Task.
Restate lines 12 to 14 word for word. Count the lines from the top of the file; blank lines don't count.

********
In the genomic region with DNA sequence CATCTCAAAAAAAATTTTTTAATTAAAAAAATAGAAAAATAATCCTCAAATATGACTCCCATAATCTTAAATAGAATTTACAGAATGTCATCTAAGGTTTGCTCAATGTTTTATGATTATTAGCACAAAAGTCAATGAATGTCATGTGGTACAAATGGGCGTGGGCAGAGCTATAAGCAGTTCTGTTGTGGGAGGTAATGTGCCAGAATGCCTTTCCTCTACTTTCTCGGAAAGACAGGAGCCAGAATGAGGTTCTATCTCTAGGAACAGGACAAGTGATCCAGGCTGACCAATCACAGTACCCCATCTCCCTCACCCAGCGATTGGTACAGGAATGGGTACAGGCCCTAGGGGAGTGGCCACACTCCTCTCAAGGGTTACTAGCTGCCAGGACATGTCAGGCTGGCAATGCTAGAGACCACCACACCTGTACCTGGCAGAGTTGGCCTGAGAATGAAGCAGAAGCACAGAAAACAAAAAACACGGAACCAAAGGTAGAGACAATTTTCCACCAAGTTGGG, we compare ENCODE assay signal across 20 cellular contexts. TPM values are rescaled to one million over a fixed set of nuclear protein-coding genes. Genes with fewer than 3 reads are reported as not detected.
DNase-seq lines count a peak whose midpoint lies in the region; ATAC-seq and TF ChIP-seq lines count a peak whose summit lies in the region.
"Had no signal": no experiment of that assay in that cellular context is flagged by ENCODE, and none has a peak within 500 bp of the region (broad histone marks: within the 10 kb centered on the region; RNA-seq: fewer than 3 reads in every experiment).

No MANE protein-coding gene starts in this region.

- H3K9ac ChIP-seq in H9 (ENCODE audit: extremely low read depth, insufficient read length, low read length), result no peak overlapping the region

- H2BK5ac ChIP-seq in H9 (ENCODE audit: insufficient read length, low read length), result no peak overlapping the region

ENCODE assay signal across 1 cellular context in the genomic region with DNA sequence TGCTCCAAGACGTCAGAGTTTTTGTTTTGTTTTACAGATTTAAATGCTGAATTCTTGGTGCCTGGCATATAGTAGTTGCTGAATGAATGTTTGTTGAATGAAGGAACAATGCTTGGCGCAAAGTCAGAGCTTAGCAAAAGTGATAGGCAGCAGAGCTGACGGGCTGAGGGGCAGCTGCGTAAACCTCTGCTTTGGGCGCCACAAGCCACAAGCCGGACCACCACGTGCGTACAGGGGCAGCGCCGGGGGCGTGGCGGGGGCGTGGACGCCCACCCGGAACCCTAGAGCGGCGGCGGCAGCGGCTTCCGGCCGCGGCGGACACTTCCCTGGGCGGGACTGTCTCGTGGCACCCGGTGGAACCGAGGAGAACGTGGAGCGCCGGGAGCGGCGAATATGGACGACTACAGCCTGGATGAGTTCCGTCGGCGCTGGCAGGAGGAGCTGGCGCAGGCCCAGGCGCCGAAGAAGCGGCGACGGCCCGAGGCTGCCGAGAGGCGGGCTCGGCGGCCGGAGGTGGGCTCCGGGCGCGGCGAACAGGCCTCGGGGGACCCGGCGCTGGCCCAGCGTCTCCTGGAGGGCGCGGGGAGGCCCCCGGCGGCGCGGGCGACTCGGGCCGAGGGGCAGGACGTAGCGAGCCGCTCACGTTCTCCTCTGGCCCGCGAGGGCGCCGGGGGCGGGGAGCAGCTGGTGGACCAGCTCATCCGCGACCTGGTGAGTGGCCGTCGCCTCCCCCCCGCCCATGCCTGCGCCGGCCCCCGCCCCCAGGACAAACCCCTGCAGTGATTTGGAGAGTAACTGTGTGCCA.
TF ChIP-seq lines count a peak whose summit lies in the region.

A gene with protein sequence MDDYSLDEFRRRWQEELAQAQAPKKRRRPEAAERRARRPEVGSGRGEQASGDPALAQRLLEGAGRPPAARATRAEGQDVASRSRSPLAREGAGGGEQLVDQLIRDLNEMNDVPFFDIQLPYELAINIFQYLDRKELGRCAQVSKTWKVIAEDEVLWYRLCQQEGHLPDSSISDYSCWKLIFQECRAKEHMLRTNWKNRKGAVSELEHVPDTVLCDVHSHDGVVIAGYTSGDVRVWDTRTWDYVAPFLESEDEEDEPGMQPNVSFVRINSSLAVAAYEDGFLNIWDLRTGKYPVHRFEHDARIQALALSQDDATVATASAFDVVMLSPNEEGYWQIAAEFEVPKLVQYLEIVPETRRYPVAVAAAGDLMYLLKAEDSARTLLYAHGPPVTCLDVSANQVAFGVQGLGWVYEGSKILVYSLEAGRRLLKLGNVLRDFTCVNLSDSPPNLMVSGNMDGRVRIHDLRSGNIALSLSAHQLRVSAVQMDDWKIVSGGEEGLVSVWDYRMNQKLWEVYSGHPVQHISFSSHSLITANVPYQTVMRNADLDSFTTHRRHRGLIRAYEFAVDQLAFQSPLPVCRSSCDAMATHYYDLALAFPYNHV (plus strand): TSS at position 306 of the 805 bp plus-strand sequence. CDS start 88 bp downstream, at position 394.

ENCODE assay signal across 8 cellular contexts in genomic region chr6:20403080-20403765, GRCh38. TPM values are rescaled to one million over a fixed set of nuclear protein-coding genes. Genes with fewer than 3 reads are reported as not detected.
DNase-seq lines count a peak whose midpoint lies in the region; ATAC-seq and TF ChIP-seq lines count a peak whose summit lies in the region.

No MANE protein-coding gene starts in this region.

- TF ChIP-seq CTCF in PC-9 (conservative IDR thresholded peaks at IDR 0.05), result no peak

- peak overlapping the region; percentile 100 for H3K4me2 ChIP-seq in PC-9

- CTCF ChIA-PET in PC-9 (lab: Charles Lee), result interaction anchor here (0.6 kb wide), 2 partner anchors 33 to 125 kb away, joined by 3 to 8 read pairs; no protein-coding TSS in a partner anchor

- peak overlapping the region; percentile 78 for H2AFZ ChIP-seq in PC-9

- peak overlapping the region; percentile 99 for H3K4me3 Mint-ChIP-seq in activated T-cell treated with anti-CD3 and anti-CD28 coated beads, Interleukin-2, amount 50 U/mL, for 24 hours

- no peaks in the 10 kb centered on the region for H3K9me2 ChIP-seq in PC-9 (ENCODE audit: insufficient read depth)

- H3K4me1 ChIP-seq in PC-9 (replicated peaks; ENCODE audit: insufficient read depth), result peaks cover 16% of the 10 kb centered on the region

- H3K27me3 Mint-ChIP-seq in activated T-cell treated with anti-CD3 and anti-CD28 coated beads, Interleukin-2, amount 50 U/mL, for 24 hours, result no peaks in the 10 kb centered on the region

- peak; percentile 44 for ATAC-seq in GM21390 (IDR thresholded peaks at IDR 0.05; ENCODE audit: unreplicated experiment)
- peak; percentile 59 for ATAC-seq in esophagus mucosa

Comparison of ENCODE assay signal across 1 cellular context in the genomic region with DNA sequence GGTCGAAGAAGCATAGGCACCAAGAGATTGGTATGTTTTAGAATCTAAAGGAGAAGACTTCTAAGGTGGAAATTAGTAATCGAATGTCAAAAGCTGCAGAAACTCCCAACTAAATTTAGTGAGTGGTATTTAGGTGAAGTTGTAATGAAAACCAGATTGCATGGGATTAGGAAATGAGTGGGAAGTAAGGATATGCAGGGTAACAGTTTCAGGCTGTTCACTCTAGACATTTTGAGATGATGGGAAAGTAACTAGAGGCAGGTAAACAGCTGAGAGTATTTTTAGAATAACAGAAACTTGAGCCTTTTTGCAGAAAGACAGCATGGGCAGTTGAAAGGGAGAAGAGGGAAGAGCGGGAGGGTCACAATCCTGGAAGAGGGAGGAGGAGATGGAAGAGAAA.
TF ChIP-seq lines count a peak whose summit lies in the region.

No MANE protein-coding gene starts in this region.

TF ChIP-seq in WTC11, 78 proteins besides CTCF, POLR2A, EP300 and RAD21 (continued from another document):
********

No MANE protein-coding gene starts in this region.

- TF ChIP-seq CTCF in PC-9 (conservative IDR thresholded peaks at IDR 0.05), result no peak

- peak overlapping the region; percentile 100 for H3K4me2 ChIP-seq in PC-9